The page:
Though surgery for psychiatric disease had initially spurred the development of the frame (4), within a year of publication, their groundbreaking advance was already being used to treat patients with Huntington’s chorea. While interest in psychosurgery waned, due to ethical considerations and the development of new medications, interest in treating movement disorders grew and rapid advanced throughout the 1950s (4).
Thus, the neurosurgeons practicing in the 1940s had enormous influence in shaping future neurosurgeons. Neurosurgeons born in the 1940s reaped the benefits of the knowledge and ethos espoused by these prominent pioneers. They not only affected the residents they trained directly, but produced the future chairs that continued these traditions. AANS vice president, Moustapha Abou-Samra, MD, FAANS, spoke of his time as a trainee under Jim L. Story, MD, FAANS(L), at the University of Texas at San Antonio. Interestingly, Dr. Story and Willis E. Brown Jr., MD, FAANS(L), trained under Lyle A. French, MD at the University of Minnesota. Dr. French, a renowned neurosurgeon who himself had served in WWII, had a profound influence on those he taught and, consequently, on the programs in which his trainees eventually served. Likewise, Dr. Pulliam (CAPT, USN, Ret), who was trained by Dr. Schwartz at Washington University, related for many years, Dr. Schwartz had been the faculty member who had trained the most program chairs in the US. Both Drs. Abou-Samra and Pulliam spoke of the incredible work ethic, the intellectual honesty and the complete dedication to the field that these men and their protégés fostered. The atmosphere at their programs was tough and the level of expectation very high. Praise was scant and criticism plentiful, but those hard-fought lessons forged them into the neurosurgeons they are, with exceptional devotion to their patients and dedication to our ever-changing field.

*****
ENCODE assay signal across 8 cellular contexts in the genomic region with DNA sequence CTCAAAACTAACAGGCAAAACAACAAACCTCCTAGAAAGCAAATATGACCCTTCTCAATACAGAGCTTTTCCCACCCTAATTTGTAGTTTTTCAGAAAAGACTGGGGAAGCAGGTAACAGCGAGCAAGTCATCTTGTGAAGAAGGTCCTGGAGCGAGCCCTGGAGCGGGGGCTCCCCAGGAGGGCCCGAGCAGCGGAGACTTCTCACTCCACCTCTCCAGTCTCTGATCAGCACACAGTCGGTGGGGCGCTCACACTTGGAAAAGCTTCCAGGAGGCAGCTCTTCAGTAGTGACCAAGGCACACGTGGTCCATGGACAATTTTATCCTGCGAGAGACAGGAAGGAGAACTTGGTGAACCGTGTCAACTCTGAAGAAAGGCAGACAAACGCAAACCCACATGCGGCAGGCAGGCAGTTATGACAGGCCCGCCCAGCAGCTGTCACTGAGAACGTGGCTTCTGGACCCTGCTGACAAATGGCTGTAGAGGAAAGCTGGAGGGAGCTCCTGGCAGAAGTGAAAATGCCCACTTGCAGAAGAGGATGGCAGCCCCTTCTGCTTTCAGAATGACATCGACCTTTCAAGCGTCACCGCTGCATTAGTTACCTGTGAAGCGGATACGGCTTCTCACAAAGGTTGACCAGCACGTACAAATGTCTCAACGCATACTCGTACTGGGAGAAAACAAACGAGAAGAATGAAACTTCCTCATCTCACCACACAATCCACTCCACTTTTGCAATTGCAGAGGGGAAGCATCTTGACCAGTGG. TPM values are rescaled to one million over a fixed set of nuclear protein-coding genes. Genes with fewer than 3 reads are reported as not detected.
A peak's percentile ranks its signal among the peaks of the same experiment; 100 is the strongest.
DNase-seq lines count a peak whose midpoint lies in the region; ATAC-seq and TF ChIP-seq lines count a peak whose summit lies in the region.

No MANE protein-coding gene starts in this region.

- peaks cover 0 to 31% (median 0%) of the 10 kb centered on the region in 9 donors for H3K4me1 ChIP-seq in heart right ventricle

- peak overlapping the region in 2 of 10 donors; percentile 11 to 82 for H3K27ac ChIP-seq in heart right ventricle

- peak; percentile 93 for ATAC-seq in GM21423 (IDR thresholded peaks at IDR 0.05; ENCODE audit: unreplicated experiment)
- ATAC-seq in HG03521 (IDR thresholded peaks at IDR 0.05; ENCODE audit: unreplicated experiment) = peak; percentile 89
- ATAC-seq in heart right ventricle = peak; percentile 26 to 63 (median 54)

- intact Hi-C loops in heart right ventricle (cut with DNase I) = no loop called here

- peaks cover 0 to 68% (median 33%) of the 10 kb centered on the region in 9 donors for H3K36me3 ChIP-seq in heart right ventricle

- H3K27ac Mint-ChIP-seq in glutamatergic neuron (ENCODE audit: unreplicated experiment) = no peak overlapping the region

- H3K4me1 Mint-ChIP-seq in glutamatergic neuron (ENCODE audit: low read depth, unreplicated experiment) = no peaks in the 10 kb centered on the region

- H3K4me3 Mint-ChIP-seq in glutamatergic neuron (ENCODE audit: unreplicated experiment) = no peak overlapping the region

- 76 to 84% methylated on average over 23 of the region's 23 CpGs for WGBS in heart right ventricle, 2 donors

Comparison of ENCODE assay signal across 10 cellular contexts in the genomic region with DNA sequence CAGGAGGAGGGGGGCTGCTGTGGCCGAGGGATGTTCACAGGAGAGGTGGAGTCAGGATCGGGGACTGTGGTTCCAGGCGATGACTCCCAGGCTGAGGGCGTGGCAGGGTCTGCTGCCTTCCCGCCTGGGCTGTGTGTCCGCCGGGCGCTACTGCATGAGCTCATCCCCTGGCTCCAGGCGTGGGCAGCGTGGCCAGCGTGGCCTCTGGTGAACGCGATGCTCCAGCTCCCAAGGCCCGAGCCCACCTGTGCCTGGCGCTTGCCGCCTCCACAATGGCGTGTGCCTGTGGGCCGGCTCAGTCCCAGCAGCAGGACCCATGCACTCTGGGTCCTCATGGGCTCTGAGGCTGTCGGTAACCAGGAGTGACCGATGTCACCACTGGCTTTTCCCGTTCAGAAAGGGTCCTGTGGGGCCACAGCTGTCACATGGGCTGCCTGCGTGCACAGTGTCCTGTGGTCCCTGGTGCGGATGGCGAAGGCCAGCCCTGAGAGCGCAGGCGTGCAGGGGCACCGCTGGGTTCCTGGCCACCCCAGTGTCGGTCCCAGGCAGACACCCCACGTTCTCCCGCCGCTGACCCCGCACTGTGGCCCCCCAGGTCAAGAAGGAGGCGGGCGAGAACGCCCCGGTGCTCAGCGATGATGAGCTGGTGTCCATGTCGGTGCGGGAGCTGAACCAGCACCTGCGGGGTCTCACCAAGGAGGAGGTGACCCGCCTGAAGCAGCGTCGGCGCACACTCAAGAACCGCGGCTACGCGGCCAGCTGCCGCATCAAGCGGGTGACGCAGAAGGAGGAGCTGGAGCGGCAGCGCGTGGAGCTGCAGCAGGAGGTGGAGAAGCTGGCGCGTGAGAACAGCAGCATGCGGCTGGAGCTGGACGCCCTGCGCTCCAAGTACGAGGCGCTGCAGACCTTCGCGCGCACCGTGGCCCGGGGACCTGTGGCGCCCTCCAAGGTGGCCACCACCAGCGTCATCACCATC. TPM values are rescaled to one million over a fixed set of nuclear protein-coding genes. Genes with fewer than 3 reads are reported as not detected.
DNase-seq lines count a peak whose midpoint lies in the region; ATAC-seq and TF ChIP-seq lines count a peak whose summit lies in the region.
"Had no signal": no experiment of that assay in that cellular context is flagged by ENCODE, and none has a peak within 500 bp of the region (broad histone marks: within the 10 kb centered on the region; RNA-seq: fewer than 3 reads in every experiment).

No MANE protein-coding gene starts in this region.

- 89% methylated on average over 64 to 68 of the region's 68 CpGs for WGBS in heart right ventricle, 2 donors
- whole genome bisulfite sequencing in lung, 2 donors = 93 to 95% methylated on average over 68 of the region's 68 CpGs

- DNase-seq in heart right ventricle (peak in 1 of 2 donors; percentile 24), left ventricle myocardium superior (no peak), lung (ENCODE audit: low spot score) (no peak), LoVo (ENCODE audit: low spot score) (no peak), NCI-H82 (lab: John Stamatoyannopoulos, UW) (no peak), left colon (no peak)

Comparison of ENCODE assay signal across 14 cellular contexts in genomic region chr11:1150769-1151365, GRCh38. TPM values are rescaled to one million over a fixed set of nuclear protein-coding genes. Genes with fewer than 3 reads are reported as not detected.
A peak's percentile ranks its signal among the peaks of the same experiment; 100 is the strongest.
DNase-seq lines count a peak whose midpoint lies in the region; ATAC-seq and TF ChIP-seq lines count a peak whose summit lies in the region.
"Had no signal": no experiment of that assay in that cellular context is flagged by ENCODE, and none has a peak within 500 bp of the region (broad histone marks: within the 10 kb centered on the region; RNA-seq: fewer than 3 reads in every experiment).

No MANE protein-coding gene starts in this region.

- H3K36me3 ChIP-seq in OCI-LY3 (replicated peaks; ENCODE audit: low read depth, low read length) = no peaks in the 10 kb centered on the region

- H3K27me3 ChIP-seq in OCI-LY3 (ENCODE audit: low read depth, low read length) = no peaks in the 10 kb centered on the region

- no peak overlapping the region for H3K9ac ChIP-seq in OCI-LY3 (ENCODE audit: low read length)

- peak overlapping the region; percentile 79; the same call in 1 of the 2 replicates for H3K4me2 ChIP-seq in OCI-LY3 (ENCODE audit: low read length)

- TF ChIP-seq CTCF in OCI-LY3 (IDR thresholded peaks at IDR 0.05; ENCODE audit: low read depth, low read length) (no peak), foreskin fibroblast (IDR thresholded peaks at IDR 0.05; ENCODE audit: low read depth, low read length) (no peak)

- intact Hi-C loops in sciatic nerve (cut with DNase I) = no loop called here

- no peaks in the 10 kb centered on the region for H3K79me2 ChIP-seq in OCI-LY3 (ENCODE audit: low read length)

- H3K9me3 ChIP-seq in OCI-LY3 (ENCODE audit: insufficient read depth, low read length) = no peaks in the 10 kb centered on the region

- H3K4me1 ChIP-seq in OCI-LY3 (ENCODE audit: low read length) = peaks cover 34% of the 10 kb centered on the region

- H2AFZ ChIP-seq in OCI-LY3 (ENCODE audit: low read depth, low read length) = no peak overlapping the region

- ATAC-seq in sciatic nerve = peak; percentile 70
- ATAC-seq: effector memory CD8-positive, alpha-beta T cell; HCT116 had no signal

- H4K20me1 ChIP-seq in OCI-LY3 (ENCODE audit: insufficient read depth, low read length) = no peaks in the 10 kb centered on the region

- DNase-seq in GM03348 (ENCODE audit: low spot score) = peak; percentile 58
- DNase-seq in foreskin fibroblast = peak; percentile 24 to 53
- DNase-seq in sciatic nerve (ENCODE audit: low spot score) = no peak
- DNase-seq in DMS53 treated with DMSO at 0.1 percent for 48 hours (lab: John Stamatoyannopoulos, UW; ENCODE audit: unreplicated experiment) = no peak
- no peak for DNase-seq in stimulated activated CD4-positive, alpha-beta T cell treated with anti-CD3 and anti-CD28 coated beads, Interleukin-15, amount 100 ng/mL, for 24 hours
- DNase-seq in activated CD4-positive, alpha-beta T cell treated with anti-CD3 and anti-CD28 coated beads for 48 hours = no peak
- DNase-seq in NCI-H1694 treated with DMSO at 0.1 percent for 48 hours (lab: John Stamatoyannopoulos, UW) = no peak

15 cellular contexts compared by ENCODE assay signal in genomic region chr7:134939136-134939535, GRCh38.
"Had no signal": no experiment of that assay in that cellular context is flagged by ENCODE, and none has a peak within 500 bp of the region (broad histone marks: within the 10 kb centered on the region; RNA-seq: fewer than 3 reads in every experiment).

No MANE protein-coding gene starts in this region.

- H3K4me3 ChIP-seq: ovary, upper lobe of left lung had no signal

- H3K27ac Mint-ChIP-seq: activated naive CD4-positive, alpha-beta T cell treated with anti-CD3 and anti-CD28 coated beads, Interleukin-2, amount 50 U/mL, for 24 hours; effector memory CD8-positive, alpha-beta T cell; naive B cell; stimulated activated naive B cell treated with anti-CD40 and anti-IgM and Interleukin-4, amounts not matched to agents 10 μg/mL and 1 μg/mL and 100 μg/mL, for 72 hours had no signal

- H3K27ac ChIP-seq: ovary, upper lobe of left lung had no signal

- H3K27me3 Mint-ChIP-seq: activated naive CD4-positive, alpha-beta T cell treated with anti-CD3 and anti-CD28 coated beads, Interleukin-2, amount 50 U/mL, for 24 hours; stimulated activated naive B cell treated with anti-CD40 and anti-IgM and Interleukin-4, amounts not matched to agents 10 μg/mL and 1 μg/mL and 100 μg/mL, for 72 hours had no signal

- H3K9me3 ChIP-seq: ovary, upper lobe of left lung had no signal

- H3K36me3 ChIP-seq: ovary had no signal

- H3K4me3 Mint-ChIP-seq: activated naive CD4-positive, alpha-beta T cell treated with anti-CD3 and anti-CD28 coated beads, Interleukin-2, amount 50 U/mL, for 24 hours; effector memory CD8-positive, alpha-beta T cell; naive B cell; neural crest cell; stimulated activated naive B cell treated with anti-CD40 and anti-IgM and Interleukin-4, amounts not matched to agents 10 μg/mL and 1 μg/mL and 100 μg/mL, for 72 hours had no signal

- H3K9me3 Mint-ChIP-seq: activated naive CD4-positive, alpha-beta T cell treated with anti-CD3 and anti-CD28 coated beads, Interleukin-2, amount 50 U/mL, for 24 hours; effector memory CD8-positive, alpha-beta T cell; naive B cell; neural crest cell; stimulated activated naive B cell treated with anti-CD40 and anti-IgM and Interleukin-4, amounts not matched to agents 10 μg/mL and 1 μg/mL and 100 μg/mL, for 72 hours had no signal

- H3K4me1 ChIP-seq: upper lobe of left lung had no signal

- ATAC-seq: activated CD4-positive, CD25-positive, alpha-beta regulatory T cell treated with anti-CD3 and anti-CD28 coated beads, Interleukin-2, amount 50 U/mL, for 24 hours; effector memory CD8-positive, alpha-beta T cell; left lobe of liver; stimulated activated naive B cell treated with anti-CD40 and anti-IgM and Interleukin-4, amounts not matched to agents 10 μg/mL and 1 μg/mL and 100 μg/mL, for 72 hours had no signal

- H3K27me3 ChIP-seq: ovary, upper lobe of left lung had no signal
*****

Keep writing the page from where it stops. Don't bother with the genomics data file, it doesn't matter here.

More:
Acknowledgements: I would like to thank AANS members Dr. Abou-Samra, Dr. Morris Pulliam and Dr. John Neill for generously sharing their experiences (and for Dr. Neill’s photos).
Moustapha Abou-Samra, MD, FAANS, is the current vice president of the AANS and past president of the Neurosurgical Society of America. He trained at the University of Texas at San Antonio under Jim L. Story, MD, FAANS(L), and has practiced as a private practice neurosurgeon for 36 years in Ventura, Calif.
Morris Wade “Bud” Pulliam, MD, FAANS(L), trained at Washington University under Henry Schwartz, MD. He served in the U.S. Navy, retiring as a Captain in 1997 and then practiced in Youngstown, Ohio, in private practice until his retirement.
John C. Neill, MD, FAANS, trained in neurosurgery at the University of Mississippi. He had a robust general neurosurgical practice in Jackson, Miss., until he retired from full time practice three years ago. Both Dr. Neill’s father (Dr. Charles Neill) and his father-in-law (Dr. Robert Watson) were neurosurgeons as well.
I am a military service member. This work was prepared as part of my official duties. Title 17 U.S.C. 105 provides that ‘Copyright protection under this title is not available for any work of the United States Government.’ Title 17 U.S.C. 101 defines a United States Government work as a work prepared by a military service member or employee of the United States Government as part of that person’s official duties.
8. Personal communications with Dr. Moustapha Abou-Samra April 2017, Dr. Morris “Bud” Pulliam May 2017, and Dr. John Neill, May 2017.